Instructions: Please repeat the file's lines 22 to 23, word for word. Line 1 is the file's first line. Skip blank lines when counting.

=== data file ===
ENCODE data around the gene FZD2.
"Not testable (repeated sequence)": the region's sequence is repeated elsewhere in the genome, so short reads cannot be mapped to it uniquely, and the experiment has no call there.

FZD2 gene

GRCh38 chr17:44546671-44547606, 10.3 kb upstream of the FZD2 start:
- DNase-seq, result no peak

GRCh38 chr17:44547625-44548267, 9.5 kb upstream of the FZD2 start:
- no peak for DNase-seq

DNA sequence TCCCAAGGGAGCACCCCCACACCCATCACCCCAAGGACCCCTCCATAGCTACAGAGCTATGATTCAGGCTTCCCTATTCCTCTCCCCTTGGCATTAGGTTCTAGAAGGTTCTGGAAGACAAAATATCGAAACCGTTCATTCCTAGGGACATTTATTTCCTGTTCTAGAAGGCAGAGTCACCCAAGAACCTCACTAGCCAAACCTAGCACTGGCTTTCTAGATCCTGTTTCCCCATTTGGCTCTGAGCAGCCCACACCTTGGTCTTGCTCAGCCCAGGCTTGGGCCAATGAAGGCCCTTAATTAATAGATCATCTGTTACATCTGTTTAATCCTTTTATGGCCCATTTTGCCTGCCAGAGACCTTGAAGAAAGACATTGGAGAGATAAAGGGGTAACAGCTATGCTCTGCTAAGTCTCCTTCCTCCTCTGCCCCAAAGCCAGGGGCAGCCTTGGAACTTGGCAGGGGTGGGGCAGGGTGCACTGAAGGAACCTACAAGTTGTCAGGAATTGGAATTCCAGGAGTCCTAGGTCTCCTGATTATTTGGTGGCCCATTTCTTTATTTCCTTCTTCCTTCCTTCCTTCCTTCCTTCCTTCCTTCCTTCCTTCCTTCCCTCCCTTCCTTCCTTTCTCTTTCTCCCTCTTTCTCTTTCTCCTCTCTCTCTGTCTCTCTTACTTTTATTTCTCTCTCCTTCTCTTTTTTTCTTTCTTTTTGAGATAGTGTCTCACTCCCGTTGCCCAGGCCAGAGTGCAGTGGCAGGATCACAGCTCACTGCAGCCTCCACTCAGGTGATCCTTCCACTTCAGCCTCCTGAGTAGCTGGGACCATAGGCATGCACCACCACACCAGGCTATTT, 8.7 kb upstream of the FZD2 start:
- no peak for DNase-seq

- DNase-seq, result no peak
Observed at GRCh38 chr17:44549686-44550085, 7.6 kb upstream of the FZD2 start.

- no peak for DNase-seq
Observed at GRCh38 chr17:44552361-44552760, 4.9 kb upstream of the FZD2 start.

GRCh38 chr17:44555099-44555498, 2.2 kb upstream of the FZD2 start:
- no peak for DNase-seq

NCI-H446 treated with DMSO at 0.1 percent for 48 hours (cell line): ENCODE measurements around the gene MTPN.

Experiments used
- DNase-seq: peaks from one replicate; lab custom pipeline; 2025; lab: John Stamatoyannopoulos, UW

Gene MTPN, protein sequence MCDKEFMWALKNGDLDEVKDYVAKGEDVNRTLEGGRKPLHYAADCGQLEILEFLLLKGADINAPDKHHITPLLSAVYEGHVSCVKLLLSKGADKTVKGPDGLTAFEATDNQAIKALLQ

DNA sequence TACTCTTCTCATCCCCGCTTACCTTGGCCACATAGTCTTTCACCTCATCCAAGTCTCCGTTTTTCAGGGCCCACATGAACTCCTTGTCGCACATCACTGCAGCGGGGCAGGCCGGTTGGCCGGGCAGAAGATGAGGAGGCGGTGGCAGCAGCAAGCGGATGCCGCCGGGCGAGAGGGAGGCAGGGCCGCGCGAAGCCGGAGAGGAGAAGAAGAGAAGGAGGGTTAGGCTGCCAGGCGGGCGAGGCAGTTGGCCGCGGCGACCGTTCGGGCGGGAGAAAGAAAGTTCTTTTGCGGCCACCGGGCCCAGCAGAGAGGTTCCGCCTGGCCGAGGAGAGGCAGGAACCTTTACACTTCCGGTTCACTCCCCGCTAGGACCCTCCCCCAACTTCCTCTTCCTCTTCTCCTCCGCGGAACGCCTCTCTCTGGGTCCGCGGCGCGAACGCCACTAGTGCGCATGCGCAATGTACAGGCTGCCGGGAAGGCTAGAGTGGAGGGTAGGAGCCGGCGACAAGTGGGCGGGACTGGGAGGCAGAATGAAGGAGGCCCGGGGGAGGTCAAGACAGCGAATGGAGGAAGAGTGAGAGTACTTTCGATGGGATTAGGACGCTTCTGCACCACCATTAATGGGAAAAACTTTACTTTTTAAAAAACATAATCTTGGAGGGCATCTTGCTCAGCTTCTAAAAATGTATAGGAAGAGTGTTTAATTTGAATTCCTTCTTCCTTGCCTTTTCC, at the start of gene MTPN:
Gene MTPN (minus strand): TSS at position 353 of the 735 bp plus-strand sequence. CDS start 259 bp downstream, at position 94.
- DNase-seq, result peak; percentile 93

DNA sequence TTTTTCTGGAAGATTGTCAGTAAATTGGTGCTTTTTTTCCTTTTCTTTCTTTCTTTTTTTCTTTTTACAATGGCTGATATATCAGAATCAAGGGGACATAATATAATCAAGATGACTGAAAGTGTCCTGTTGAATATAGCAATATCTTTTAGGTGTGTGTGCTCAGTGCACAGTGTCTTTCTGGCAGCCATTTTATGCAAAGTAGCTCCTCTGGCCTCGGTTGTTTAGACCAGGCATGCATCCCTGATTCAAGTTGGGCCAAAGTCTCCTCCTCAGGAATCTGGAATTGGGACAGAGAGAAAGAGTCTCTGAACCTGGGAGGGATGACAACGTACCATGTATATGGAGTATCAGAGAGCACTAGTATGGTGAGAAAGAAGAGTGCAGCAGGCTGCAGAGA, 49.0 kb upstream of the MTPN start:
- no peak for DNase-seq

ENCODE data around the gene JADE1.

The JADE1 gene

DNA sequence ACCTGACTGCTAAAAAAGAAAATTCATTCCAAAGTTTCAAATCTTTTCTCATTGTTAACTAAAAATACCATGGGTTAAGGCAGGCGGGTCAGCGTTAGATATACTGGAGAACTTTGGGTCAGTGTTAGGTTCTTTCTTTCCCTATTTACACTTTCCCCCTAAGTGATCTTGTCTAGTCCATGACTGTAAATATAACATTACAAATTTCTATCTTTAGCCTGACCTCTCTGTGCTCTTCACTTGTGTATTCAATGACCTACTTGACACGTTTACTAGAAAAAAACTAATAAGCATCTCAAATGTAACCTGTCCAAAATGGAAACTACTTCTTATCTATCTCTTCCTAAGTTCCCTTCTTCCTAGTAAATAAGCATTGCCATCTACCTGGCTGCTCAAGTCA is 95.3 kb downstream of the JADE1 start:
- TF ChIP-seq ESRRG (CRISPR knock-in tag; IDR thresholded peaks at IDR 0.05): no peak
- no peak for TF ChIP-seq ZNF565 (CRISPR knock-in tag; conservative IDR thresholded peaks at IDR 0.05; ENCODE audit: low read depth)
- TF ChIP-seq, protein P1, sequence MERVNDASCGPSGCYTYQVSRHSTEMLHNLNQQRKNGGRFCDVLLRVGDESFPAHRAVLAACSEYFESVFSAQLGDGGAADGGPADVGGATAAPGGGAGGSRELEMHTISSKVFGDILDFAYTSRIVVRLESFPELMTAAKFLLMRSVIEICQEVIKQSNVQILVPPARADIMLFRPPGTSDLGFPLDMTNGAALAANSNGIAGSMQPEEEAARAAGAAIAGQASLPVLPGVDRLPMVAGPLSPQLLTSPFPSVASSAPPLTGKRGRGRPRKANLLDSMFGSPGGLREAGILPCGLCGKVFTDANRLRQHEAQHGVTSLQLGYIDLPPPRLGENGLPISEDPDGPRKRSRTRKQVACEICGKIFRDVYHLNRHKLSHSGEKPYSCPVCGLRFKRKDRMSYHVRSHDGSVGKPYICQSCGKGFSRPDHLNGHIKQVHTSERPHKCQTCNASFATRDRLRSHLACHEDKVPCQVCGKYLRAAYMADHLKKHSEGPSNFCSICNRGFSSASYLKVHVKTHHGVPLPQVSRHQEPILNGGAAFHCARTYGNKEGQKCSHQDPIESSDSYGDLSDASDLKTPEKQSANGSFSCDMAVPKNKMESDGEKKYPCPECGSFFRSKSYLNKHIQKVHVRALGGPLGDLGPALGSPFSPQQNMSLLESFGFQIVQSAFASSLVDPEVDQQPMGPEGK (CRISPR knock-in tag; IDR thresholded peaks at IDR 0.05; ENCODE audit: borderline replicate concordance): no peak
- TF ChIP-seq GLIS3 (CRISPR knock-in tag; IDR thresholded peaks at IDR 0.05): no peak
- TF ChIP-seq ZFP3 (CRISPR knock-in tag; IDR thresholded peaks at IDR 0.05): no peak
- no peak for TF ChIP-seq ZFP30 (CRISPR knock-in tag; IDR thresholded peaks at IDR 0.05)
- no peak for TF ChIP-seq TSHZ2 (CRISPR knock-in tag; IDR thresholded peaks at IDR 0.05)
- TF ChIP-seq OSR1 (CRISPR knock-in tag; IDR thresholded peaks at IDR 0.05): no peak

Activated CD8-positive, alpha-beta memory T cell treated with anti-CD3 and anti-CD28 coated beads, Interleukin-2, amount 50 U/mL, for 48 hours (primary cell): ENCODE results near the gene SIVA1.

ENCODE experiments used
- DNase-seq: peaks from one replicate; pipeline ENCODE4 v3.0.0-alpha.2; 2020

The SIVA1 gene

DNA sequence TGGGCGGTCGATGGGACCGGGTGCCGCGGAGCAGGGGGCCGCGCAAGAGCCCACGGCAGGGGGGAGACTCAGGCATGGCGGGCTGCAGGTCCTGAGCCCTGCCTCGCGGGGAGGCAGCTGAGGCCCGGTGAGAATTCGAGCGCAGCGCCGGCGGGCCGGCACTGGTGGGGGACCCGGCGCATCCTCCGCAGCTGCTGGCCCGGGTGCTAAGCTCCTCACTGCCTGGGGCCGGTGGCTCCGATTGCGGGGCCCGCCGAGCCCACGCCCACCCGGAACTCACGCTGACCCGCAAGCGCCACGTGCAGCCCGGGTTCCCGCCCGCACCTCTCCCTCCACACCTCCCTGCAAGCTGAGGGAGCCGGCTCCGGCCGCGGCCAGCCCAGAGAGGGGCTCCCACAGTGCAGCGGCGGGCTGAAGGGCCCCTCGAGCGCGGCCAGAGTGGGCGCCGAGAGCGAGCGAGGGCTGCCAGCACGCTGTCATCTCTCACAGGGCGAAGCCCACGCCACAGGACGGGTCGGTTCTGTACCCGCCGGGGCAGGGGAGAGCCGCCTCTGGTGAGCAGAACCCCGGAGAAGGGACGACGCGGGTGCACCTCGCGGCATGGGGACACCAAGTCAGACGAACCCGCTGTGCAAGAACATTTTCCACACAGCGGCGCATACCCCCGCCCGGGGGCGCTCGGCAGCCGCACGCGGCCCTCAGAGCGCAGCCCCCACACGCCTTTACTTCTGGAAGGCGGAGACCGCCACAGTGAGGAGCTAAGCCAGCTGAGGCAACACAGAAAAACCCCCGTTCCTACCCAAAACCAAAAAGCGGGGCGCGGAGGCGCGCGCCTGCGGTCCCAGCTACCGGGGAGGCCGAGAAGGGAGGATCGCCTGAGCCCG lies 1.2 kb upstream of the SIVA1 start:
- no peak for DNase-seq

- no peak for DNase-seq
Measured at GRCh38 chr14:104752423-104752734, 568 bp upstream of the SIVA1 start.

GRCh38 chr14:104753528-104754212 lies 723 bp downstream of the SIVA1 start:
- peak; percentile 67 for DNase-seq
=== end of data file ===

- DNase-seq, result peak; percentile 93

DNA sequence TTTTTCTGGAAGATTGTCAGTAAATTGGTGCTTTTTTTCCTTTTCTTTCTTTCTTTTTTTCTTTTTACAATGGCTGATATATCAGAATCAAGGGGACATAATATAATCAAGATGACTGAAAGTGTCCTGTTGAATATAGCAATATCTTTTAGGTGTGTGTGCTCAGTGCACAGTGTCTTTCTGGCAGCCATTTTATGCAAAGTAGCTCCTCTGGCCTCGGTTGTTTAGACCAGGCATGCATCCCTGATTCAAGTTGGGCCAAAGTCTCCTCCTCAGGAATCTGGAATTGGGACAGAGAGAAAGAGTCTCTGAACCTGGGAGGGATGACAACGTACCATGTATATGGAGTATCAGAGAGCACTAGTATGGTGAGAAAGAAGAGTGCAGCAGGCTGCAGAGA, 49.0 kb upstream of the MTPN start: